It’s not everyday a local municipality picks up a cool $60 million. North Providence did just that this year, as a settlement with internet search engine Google netted the small fortune for the town (East Providence will also receive $60 million while the Rhode Island State Police will pocket $45 million). The money is –temporarily- earmarked to finance the construction of a municipal police training academy, but North Providence Mayor Charlie Lombardi told the WPRO Morning News that the funds may also help a struggling pension system.
“We’re still waiting for the federal government to give us the nod to extend and give eighteen million dollars to square away our unfunded pension system.” That’s good news for a city which has turned around its financial struggles,” says Lombardi.
Not all was rosy in the town’s police department, however. Questions are still being asked about officers’ justice meted out to a group of juveniles caught allegedly vandalizing mail boxes. The officers ordered the juveniles to the ground for a set of punishment push-ups.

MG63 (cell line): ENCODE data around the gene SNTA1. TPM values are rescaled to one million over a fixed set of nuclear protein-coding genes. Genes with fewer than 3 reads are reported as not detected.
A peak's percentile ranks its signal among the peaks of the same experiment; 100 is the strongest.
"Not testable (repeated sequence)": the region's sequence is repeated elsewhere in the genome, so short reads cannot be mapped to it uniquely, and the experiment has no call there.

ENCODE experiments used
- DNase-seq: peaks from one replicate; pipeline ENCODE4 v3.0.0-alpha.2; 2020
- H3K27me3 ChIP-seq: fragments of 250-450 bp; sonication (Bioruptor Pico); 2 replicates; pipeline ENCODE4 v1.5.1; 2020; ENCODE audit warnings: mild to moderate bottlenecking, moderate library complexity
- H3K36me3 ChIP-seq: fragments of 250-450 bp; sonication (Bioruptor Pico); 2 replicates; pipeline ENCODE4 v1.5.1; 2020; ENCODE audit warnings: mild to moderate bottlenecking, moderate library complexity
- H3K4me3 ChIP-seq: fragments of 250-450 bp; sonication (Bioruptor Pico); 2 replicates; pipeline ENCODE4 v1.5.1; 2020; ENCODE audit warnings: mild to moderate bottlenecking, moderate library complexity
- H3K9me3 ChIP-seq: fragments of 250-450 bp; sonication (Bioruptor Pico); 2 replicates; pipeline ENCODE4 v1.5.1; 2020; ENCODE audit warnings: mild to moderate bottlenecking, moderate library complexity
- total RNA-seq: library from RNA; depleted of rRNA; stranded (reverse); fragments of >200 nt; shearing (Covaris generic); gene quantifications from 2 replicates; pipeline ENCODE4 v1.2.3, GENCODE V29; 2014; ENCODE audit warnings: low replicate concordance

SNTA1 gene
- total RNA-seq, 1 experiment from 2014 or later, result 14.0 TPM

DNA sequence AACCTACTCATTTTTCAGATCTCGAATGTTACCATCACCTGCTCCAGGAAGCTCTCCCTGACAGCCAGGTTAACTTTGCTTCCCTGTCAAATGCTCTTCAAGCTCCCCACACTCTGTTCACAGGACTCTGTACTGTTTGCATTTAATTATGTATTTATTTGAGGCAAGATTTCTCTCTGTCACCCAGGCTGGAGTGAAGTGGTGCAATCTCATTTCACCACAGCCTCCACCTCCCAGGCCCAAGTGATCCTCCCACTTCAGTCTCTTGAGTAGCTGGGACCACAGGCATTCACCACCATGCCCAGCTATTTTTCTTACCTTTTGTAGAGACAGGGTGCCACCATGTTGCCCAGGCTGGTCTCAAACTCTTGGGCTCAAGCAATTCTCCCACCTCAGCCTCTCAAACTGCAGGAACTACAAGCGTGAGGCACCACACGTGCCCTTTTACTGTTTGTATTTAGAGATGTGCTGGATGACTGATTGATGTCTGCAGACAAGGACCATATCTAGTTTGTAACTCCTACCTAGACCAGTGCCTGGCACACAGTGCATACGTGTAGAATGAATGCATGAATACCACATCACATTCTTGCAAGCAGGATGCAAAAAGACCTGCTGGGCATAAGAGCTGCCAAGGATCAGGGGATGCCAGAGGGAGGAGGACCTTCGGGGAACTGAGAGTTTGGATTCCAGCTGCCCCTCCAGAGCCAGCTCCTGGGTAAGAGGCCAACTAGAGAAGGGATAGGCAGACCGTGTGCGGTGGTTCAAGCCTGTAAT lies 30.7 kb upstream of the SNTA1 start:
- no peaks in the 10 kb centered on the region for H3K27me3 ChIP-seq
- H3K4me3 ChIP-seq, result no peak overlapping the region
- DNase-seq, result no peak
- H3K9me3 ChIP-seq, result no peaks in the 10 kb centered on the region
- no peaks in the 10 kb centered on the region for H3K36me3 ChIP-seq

“Say that person had a heart murmur,” Lombardi told Andrew Gobeil, “and that person had a fatal heart attack. As a Mayor I cannot condone that act. I cannot condone it.”
The town’s finances –notwithstanding the Google settlement- appears to be headed in the right direction, Lombardi said. “Financially, we’re doing great.”
Just down the road, Cranston’s Mayor is facing the same financial challenges and has struggled to reconcile an unfunded pension mandate there. Alan Fung is moving forward with his call to freeze COLAs for Cranston’s retirees, but he chuckles at the stories that garnered headlines in his city. The so-called prayer banner, long hanging in one of Cranston’s schools, was removed after a suit from a city student (Fung defends the city’s actions in originally fighting -then halting the fight against- the suit). A city council ordinance allowing for chickens to be kept in the city was later vetoed by Fung.
“You know,” he said, “we received more phone calls, more emails about those issues than any tax increases. That speaks a lot to, not only Cranston but to people in general, it’s always these personal issues that really catch fire."
Fung, frequently discussed as a possible GOP candidate for Governor in two years, says the challenges he faces today prevent him for addressing a race two years from now. “There won’t be any race if we don’t continue to do the work to stabilize the city of Cranston,” he told Gobeil.
Health & Wellness
News & Tips for staying fit in the Ocean State
Free, local print & mobile savings
Go Green RI
News & Tips for sustainable living in Rhode Island
RI Pet Center
News & Features especially for animal lovers